Vodafone made headlines in early March when it introduced a minimum level of paid maternity leave for the full-time employees in its worldwide workforce of 100,000 employees, 500 of them in the U.S. The company clarified that the policy of 16 weeks of paid maternity leave and allowing new mothers six months of return to work on a 30-hour schedule for 40-hours' pay is a minimum benefit, rather than a company-wide standard. That's because some countries in which Vodafone operates mandate more generous leave policies. New mothers in the U.K., for example, have a statutory right to paid maternity leave for 40 weeks, and in Italy, new mothers are able to return to work on a 30-hour schedule and receive full pay for a year.


In the U.S., where new mothers still have no statutory right to paid maternity leave, the Vodafone announcement was greeted as a bold and exciting move — a small hope for the future of maternity leave. But is it?

Leave benefits in the U.S. are very unequal, with managers, professionals and other highly paid workers far more likely than middle- or low-wage workers to have access to paid leave. According to a government survey of employers, businesses provide short-term disability insurance to workers for a serious illness or maternity leave to three in five business and financial managers and to employees in the top tenth of the earnings distribution. For workers in the middle two quartiles, this falls to 47 and 37 percent respectively, while just 17 percent of low-wage workers — and even fewer part-time workers — have paid medical or maternity leave. The record of employers on family leave is even more dismal. Only a quarter of business and financial managers and 22 percent of employees in the top tenth of the income distribution have access to paid family leave. For middle-wage workers, this figure falls to 15 to 11 percent, and for low-wage workers and those who work part-time, to just 5 percent.

So, should we demand that employers step up and follow Vodafone's lead? Surprisingly, perhaps, the answer is "no."

While employers who are able to offer paid family and medical leave benefits are to be commended for doing so, it would be a mistake to require this of all employers. The reason is simple: While every worker is at risk of needing a family or medical leave at some point in their lifetime, just a small fraction of the workforce has a baby, falls ill or needs to care for an ill family member in any given year. Spreading these costs over the entire workforce means that the annual cost of providing this benefit is very low. These benefits can be very expensive, however, for an employer to provide depending on the number of employees that have older parents, are older workers or are women of childbearing age.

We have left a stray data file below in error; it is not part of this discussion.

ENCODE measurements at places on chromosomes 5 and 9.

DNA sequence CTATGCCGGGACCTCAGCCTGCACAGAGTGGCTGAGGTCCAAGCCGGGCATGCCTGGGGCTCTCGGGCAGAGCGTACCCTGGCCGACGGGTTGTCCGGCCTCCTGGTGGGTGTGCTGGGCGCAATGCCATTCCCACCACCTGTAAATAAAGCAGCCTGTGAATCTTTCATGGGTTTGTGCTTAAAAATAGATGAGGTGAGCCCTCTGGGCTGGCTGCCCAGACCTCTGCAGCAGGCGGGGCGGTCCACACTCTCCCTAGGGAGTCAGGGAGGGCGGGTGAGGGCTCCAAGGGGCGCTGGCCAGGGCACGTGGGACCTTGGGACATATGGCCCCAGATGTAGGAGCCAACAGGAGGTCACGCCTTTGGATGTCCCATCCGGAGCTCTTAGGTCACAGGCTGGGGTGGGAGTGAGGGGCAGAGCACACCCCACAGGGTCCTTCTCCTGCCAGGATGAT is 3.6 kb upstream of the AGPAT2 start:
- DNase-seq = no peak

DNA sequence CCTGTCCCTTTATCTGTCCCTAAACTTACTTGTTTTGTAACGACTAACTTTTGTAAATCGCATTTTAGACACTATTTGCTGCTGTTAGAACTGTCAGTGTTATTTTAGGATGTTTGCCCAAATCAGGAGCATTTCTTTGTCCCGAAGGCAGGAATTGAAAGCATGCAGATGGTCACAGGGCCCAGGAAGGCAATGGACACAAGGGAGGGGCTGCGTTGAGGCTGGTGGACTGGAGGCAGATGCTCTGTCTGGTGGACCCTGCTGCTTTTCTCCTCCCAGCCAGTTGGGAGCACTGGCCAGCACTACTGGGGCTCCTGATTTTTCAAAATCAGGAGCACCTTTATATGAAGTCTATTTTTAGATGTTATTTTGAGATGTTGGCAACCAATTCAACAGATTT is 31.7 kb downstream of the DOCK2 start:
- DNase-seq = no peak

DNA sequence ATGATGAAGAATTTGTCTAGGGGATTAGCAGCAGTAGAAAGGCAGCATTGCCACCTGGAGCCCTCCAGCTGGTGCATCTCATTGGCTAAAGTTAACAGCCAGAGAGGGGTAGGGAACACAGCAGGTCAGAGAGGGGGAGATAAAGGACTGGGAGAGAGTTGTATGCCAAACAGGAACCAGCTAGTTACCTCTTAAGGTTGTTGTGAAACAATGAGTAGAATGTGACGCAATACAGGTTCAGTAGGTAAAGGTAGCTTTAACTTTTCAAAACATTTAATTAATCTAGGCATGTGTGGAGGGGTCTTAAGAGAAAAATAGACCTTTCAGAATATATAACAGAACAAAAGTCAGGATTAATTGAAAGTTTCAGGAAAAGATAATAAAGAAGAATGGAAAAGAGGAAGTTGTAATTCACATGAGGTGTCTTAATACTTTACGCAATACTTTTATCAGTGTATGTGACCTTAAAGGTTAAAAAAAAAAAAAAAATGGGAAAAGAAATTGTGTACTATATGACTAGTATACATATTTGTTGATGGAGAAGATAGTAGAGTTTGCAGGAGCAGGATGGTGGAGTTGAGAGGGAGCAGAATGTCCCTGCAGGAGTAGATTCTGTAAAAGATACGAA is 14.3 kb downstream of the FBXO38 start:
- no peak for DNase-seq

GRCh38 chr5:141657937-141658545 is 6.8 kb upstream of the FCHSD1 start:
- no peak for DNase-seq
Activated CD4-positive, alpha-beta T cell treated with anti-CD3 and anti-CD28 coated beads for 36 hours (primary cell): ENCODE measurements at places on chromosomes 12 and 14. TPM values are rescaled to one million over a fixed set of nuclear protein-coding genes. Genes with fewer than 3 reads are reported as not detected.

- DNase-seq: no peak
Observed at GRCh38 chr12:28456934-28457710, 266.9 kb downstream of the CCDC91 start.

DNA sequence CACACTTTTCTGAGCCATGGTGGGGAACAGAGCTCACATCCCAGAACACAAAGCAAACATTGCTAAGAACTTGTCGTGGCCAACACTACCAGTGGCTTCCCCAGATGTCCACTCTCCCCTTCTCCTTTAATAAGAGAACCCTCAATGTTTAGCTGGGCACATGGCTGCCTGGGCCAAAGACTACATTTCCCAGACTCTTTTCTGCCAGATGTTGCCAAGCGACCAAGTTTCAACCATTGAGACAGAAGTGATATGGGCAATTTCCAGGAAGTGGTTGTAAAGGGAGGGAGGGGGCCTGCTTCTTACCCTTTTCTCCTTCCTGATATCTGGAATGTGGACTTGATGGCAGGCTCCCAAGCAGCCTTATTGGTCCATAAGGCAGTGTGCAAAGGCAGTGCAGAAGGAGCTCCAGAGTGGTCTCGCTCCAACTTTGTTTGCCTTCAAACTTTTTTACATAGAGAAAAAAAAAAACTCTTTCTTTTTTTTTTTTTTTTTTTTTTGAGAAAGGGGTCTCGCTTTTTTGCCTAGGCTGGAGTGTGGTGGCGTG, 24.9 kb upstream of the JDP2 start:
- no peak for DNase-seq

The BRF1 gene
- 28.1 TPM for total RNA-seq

This is where insurance comes in. A national insurance program spreads the cost of paid family and medical leave over the entire civilian workforce, keeping the cost low for employers and employees.

This week, Sen. Kirsten GillibrandKirsten GillibrandInternal Democratic poll: Desiree Tims gains on Mike Turner in Ohio House race Hillicon Valley: Facebook, Twitter's handling of New York Post article raises election night concerns | FCC to move forward with considering order targeting tech's liability shield | YouTube expands polices to tackle QAnon Democrats question Amazon over reported interference of workers' rights to organize MORE (D-N.Y.) and Rep. Rosa DeLauro (D-Conn.) are taking the lead and introducing the Family and Medical Insurance Leave (FAMILY) Act to create a national insurance program to provide partial wage replacement for up to 12 weeks for pregnancy, childbirth or a serious health problem; to care for a new child; to cope with the serious health problem of a family member; or for specific military caregiving. Because the costs are spread out over the entire workforce, the program would require only a small contribution from employers and employees.

Unlike Vodafone, employers would not be expected to cover the costs of employees' leaves and would not suddenly find themselves with expenses they might not be able to afford. And no worker would be denied access to paid leave because he or she worked part-time or was employed by a business too small or too economically fragile to afford to provide paid family and medical leave. Moreover, with a national paid family and medical insurance program, fathers and adoptive parents would be able to take paid time off to bond with a new child. Workers could take time off to care for a parent who had a stroke or was going through chemotherapy.

Such policies, as Vodafone reported — and as my research with Ruth Milkman on California's Paid Family Leave program shows — reduce turnover and provide a cost saving to employers compared with the costs of recruiting, training and getting a new employee up-to-speed on a job. Our research also found that workers understand that this is an insurance program: Ninety-one percent of employers reported no instances of abuse of the program, and the small percentage who did see abuse reported very few such incidents.

Three states — California, New Jersey and Rhode Island — now have insurance programs to provide paid family and medical leave to their states' workforces. The FAMILY Act will guarantee that all workers in the U.S. have access to paid leave when they need it most to care for themselves and their loved ones.

Appelbaum is senior economist at the Center for Economic and Policy Research and co-author of "Unfinished Business: Paid Family Leave in California and the Future of U.S. Work-Family Policy."